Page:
Yonhap | 7 November 2017
S. Korea, US to speed up FTA renegotiations
By Kim Eun-jung
South Korea and the United States are expected to speed up the process to amend their free trade pact as U.S. President Donald Trump called for fair deal that can correct the imbalance in the movement of goods between the two countries during the summit meeting on Tuesday.
On the first day of his two-day visit to Seoul for talks with South Korean President Moon Jae-in, Trump called the five-year free trade agreement (FTA) "quite unsuccessful and not very good for the United States" and hoped to make progress in rewriting its terms.
"Currently we are looking at ways of improving our economic relationship," Trump said during a joint press conference at the presidential office Cheong Wa Dae. "I feel confident we’ll be able to reach a free, fair and reciprocal trade deal."
Moon struck a similar note: "We agreed to hold talks to renegotiate FTA as soon as possible to enjoy the benefit of a free, fair and reciprocal trade deal."
Trump, who styles himself a "dealmaker," linked security issues with trade by thanking Seoul’s decision to purchase U.S. state-of-art weapons, "whether it’s planes, whether it’s missiles, no matter what it is."
"South Korea will be ordering billions of dollars of that equipment, which for them makes a lot of sense and for us it means jobs, reducing our trade deficit with South Korea," Trump said. The chief executive referred to the pact commonly known as the KORUS FTA as a "job killer" during his election campaign and even threatened to ax the agreement if problems are not corrected.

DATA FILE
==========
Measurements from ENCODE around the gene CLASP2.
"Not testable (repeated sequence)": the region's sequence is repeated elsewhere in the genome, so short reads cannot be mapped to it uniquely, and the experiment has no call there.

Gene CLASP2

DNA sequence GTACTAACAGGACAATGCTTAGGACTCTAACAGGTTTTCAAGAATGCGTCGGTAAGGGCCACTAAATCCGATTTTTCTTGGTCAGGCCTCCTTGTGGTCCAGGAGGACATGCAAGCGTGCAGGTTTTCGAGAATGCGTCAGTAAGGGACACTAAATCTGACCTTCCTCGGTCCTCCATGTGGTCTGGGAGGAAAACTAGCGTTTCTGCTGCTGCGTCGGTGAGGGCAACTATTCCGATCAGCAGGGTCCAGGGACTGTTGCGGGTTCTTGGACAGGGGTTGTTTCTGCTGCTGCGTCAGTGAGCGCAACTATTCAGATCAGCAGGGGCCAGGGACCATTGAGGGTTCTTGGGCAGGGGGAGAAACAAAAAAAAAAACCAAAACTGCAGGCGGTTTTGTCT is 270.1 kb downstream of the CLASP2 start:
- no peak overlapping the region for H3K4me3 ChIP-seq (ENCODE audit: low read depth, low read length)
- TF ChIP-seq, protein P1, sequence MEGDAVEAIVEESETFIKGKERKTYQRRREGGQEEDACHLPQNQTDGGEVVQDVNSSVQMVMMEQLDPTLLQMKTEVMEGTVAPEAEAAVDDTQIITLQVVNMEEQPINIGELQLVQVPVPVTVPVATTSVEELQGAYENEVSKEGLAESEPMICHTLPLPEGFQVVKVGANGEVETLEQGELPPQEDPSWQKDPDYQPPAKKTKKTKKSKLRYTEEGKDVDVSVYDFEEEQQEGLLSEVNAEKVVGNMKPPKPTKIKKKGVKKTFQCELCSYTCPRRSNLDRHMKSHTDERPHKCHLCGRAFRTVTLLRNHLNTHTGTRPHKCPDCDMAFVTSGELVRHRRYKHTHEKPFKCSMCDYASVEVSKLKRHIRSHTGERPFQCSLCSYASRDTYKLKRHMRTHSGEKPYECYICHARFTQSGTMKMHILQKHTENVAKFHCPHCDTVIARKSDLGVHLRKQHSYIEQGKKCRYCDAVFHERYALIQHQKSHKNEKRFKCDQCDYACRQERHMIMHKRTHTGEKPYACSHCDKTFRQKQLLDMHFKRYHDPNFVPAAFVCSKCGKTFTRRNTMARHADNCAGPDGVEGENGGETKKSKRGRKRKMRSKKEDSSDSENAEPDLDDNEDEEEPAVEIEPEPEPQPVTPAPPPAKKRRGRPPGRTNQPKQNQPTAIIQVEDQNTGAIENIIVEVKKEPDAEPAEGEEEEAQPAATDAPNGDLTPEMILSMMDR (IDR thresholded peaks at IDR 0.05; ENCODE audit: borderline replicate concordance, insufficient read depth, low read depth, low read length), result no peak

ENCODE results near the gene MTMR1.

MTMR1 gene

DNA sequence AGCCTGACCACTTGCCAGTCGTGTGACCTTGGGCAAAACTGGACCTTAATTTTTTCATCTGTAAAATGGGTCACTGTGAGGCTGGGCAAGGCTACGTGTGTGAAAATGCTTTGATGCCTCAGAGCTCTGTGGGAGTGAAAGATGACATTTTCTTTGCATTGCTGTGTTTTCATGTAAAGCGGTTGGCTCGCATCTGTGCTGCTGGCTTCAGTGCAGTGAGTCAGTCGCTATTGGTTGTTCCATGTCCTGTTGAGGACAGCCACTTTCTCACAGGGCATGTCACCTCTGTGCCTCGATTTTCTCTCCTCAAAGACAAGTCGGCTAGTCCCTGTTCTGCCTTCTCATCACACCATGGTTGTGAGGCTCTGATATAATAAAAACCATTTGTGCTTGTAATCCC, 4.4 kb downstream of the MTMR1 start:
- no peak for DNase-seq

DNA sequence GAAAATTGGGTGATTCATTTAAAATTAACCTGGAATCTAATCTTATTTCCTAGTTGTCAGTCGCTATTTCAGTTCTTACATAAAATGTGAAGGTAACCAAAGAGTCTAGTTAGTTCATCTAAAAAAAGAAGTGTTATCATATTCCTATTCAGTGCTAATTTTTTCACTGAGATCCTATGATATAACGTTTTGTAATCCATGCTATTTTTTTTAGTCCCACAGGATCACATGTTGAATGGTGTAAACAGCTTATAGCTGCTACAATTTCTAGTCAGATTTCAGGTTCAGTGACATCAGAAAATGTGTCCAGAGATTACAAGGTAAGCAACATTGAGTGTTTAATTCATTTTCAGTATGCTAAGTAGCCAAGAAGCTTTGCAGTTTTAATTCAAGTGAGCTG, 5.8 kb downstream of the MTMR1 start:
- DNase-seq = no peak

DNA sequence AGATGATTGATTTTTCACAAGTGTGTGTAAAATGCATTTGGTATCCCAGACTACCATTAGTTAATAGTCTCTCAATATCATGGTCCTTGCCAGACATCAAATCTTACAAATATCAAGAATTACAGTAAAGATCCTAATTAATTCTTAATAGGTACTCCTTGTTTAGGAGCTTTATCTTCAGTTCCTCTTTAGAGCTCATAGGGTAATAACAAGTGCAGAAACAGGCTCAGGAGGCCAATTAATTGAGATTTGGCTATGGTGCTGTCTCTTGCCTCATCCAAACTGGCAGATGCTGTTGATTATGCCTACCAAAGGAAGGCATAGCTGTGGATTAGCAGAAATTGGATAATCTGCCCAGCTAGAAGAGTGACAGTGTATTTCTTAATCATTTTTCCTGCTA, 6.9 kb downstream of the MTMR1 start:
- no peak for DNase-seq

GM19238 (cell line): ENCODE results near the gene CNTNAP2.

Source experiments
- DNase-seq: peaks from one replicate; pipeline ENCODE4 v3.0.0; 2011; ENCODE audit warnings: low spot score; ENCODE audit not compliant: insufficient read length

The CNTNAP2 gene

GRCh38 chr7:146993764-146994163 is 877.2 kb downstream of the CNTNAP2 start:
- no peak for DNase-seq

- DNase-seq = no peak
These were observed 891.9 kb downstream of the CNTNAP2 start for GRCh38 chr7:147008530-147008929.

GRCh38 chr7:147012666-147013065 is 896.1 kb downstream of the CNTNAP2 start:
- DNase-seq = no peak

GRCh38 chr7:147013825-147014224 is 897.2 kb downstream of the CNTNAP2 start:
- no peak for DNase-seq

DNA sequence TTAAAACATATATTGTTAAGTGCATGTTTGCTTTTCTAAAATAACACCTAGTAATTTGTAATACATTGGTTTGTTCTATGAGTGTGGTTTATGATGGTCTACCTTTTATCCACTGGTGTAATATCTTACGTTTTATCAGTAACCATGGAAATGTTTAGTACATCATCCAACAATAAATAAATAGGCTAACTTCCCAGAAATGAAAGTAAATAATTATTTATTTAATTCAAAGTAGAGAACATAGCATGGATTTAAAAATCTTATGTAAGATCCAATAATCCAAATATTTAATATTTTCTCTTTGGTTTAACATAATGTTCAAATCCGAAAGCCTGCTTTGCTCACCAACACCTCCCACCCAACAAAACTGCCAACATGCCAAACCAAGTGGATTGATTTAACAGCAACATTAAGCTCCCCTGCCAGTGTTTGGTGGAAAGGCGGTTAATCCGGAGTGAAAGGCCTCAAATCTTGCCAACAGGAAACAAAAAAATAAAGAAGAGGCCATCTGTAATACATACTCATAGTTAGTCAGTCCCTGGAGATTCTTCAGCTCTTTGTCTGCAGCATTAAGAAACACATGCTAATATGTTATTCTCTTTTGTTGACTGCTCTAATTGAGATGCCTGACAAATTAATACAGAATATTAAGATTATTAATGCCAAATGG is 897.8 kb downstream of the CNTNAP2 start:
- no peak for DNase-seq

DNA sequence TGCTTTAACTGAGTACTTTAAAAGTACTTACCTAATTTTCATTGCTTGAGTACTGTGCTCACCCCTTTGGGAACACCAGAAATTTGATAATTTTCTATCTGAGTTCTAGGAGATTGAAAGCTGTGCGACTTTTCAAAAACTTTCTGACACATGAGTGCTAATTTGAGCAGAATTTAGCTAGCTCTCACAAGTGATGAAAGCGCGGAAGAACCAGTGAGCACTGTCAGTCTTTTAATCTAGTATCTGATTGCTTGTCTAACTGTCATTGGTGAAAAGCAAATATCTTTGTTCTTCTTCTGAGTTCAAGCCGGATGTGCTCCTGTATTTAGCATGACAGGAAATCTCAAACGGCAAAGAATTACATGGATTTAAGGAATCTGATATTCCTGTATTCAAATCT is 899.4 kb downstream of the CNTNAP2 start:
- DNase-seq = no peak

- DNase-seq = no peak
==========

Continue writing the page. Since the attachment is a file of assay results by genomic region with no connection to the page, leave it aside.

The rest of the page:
The president didn’t single out a particular industry that could be causing the deficit for the United States, but left the matter to negotiators.
On the second day of the president’s visit, South Korean trade minister Kim Hyun-chong is expected to meet with his U.S. counterpart, Robert Lighthizer, a ministry official said, noting the two sides are currently coordinating the schedule.
It will be their third meeting after two in Washington, in which they agreed to take steps to revise the pact that went into effect in March 2012.
South Korea is the U.S.’ seventh-largest trading partner, while the U.S. is South Korea’s second-biggest partner after China.
As the two leaders agreed to accelerate the renegotiation process, the Ministry of Trade, Industry and Energy will hold a public hearing on Friday to collect opinions on the open trade agreement. It will then conduct an economic feasibility study and notify the parliament of the process.
Experts say efforts to narrow the trade gap are expected to focus in the auto and steel sectors, meaning the administration may push to increase the number of American-made cars that can be sold in South Korea.
South Korea’s safety and environmental regulations on vehicles could also be covered as American automakers have claimed the rules are part of "non-tariff barriers" on their products.
While Washington may call for lowering barriers in the agricultural sector, Seoul officials have voiced opposition out of concerns of strong protests from farmers.
South Korea’s agricultural goods and meat exports to the U.S. reached US$716 million last year while imports amounted to $6.9 billion, according to the agriculture ministry.
The country’s trade deficit with the U.S. in this sector reached $6.14 billion in 2016, the data showed.